Newly Published
Perioperative Medicine  |   August 2018
Stereoselective Ketamine Metabolism by Genetic Variants of Cytochrome P450 CYP2B6 and Cytochrome P450 Oxidoreductase
Author Notes
  • From the Departments of Anesthesiology (P.-F.W., A.N., E.D.K.) and Biochemistry and Molecular Biophysics (E.D.K.), Washington University, St. Louis, Missouri; the Center for Clinical Pharmacology, St. Louis College of Pharmacy and Washington University, St. Louis, Missouri (E.D.K.); and the Department of Anesthesiology, Duke University School of Medicine, Durham, North Carolina (E.D.K.).
  • Michael M. Todd, M.D., served as Handling Editor for this article.
    Michael M. Todd, M.D., served as Handling Editor for this article.×
  • Submitted for publication January 9, 2018. Accepted for publication June 19, 2018.
    Submitted for publication January 9, 2018. Accepted for publication June 19, 2018.×
  • Research Support: Supported by National Institutes of Health (Bethesda, Maryland) grant No. R01DA14211 and by the Department of Anesthesiology Russel B. and Mary D. Shelden fund, Washington University, St. Louis, Missouri.
    Research Support: Supported by National Institutes of Health (Bethesda, Maryland) grant No. R01DA14211 and by the Department of Anesthesiology Russel B. and Mary D. Shelden fund, Washington University, St. Louis, Missouri.×
  • Competing Interests: Dr. Kharasch is the Editor-in-Chief of Anesthesiology. The authors declare no competing interests.
    Competing Interests: Dr. Kharasch is the Editor-in-Chief of Anesthesiology. The authors declare no competing interests.×
  • Correspondence: Address correspondence to Dr. Kharasch: Department of Anesthesiology, Duke University School of Medicine, Box 3094, Durham, North Carolina 27710. evan.kharasch@duke.edu. Information on purchasing reprints may be found at www.anesthesiology.org or on the masthead page at the beginning of this issue. Anesthesiology’s articles are made freely accessible to all readers, for personal use only, 6 months from the cover date of the issue.
Article Information
Perioperative Medicine / Endocrine and Metabolic Systems / Pharmacology
Perioperative Medicine   |   August 2018
Stereoselective Ketamine Metabolism by Genetic Variants of Cytochrome P450 CYP2B6 and Cytochrome P450 Oxidoreductase
Anesthesiology Newly Published on August 6, 2018. doi:10.1097/ALN.0000000000002371
Anesthesiology Newly Published on August 6, 2018. doi:10.1097/ALN.0000000000002371
Abstract

What We Already Know about This Topic:

  • Ketamine is metabolized to both active and inactive metabolites by cytochrome P4502B6 (CYP2B6), which is assisted by P450 oxidoreductase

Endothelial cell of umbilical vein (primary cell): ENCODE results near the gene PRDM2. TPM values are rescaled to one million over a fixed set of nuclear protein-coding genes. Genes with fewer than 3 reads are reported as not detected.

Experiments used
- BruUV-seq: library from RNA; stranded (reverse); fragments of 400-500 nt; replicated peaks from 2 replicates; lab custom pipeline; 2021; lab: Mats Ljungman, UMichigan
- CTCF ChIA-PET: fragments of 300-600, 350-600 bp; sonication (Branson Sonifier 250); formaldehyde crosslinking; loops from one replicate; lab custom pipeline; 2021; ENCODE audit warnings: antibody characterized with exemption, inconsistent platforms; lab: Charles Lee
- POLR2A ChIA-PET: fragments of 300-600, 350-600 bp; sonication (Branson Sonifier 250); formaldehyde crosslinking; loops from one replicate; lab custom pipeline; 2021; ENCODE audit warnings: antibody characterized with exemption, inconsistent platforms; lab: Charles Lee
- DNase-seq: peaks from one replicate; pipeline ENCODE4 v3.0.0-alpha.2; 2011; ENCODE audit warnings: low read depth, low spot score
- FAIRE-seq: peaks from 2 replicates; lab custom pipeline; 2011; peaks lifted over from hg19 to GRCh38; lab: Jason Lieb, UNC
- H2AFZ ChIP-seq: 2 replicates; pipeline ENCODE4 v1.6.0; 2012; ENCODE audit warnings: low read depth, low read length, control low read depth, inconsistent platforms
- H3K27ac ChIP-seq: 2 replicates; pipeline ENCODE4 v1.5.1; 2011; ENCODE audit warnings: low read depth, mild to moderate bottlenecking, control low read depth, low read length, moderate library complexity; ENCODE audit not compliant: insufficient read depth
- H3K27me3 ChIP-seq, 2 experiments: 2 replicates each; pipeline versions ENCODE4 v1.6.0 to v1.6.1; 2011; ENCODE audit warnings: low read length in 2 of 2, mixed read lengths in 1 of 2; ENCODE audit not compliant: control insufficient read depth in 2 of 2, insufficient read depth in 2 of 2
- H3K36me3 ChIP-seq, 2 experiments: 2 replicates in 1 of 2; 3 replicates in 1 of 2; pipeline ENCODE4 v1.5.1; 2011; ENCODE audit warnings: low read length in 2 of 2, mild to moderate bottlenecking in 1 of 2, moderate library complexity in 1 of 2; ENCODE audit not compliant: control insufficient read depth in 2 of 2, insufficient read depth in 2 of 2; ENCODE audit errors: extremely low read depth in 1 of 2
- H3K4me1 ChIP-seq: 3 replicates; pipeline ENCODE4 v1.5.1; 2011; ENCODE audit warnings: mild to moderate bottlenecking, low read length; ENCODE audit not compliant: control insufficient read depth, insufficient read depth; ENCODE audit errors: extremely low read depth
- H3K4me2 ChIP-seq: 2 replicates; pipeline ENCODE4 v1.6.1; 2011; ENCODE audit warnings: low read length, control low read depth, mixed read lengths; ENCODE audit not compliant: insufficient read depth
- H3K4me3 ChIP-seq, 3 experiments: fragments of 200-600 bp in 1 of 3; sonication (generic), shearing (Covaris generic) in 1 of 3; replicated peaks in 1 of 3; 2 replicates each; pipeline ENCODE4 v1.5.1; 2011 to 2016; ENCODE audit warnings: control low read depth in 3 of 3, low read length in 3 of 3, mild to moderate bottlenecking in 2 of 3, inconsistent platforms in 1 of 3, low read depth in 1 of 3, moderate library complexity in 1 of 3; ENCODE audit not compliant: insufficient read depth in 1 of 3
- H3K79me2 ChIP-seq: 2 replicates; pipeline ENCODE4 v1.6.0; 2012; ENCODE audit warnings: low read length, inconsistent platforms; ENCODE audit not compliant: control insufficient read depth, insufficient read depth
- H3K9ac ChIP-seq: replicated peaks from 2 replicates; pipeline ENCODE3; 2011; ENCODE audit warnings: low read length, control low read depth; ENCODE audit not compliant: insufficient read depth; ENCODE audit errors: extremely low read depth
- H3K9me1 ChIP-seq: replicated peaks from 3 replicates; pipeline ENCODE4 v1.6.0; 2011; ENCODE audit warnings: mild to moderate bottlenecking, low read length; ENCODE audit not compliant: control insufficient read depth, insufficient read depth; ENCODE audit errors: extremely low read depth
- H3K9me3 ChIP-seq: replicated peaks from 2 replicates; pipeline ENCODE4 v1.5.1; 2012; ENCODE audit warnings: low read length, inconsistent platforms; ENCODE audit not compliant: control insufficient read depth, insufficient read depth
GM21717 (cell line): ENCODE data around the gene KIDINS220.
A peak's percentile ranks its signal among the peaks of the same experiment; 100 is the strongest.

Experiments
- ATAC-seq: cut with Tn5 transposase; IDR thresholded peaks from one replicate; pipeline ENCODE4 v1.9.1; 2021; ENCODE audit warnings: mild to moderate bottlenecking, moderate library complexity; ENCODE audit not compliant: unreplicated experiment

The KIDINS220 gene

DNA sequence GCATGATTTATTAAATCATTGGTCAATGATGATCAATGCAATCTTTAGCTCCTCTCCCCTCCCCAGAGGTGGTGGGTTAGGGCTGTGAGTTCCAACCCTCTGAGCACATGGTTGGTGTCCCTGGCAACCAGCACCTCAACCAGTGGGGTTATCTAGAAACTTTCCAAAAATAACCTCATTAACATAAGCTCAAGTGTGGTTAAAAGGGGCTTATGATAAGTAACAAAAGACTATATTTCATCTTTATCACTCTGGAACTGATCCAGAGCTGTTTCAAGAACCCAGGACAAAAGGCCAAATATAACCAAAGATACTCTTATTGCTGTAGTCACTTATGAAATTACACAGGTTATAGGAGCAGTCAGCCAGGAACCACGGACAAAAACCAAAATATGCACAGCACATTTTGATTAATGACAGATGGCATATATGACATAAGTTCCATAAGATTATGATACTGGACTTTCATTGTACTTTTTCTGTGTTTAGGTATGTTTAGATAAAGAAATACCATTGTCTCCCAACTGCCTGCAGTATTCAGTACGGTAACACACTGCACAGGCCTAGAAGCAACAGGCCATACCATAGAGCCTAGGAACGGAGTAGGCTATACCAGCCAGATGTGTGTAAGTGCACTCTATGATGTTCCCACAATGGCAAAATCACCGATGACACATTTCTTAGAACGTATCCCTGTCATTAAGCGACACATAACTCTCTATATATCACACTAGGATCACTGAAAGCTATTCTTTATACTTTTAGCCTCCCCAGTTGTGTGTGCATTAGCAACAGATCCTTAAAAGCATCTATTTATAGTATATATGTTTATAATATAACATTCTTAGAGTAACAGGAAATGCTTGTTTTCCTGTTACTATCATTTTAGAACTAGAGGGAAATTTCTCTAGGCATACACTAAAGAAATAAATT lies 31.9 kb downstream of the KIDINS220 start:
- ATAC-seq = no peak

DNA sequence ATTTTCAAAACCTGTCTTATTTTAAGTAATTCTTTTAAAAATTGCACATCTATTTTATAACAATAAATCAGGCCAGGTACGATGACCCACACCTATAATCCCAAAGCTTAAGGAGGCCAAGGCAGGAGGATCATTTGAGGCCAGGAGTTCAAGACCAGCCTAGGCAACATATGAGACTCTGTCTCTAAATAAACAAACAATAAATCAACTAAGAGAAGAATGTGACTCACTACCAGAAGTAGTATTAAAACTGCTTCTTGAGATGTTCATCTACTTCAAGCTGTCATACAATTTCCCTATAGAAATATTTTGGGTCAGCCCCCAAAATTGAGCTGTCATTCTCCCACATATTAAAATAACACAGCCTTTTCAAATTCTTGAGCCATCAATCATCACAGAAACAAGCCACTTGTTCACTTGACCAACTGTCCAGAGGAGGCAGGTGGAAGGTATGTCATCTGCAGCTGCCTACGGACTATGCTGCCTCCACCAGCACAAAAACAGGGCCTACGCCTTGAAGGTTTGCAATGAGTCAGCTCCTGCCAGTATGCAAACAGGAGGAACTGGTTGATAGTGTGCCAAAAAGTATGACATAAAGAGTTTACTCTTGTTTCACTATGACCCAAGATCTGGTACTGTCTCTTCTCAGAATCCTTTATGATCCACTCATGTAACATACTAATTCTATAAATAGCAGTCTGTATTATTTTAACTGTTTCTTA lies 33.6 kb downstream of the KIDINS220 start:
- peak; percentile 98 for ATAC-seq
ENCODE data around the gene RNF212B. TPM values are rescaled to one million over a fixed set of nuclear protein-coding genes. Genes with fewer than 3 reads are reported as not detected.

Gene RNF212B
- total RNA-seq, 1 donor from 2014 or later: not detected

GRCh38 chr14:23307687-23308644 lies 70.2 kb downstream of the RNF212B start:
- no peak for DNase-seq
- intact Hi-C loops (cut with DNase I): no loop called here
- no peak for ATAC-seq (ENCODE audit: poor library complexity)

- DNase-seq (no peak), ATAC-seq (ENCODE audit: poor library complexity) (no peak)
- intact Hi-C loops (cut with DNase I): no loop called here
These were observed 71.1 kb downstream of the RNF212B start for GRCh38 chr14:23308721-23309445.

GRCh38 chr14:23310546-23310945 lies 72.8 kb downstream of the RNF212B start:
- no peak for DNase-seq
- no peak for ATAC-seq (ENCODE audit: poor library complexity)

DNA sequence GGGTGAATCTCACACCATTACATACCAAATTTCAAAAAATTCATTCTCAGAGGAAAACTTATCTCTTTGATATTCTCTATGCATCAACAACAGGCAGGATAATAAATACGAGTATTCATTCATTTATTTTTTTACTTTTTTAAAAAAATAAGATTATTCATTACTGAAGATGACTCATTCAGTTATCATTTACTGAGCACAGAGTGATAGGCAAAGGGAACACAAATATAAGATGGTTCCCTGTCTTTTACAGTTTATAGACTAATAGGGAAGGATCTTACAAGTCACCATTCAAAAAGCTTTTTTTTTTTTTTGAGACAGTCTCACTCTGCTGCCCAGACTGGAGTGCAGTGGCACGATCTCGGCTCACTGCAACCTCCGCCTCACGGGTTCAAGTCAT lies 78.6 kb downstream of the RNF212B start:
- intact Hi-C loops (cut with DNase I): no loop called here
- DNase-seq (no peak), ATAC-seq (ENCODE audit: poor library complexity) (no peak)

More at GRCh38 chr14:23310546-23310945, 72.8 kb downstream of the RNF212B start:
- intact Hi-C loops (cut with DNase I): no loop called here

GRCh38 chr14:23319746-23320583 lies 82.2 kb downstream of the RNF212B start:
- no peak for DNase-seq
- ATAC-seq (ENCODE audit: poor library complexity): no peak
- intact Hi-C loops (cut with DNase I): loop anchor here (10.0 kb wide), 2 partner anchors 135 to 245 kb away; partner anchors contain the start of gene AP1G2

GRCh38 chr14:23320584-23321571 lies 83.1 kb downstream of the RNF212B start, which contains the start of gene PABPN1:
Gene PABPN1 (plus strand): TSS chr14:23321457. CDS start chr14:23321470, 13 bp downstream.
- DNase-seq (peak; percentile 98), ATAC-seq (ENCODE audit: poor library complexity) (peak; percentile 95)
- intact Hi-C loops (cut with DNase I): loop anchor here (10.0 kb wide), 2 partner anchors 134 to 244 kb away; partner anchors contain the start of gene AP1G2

• CYP2B6 and by P450 oxidoreductase are highly polymorphic, with many genetic variants

What This Article Tells Us That Is New:

  • Several genetic variants of CYP2B6 and P450 oxidoreductase have diminished ketamine N-demethylation activity

  • Variants do not have altered stereoselectivity of ketamine metabolism

  • Results suggest candidate polymorphisms of CYP2B6 and P450 oxidoreductase for clinical evaluation

Background: Human ketamine N-demethylation to norketamine in vitro at therapeutic concentrations is catalyzed predominantly by the cytochrome P4502B6 isoform (CYP2B6). The CYP2B6 gene is highly polymorphic. CYP2B6.6, the protein encoded by the common variant allele CYP2B6*6, exhibits diminished ketamine metabolism in vitro compared with wild-type CYP2B6.1. The gene for cytochrome P450 oxidoreductase (POR), an obligatory P450 coenzyme, is also polymorphic. This investigation evaluated ketamine metabolism by genetic variants of human CYP2B6 and POR.

Methods: CYP2B6 (and variants), POR (and variants), and cytochrome b5 (wild-type) were coexpressed in a cell system. All CYP2B6 variants were expressed with wild-type POR and b5. All POR variants were expressed with wild-type CYP2B6.1 and b5. Metabolism of R- and S-ketamine enantiomers, and racemic RS-ketamine to norketamine enantiomers, was determined using stereoselective high-pressure liquid chromatography–mass spectrometry. Michaelis–Menten kinetic parameters were determined.

Results: For ketamine enantiomers and racemate, metabolism (intrinsic clearance) was generally wild-type CYP2B6.1 > CYP2B6.4 > CYP2B6.26, CYP2B6.19, CYP2B6.17, CYP2B6.6 > CYP2B6.5, CYP2B6.7 > CYP2B6.9. CYP2B6.16 and CYP2B6.18 were essentially inactive. Activity of several CYP2B6 variants was less than half that of CYP2B6.1. CYP2B6.9 was 15 to 35% that of CYP2B6.1. The order of metabolism was wild-type POR.1 > POR.28, P228L > POR.5. CYP2B6 variants had more influence than POR variants on ketamine metabolism. Neither CYP2B6 nor POR variants affected the stereoselectivity of ketamine metabolism (S > R).

Conclusions: Genetic variants of CYP2B6 and P450 oxidoreductase have diminished ketamine N-demethylation activity, without affecting the stereoselectivity of metabolism. These results suggest candidate genetic polymorphisms of CYP2B6 and P450 oxidoreductase for clinical evaluation to assess consequences for ketamine pharmacokinetics, elimination, bioactivation, and therapeutic effects.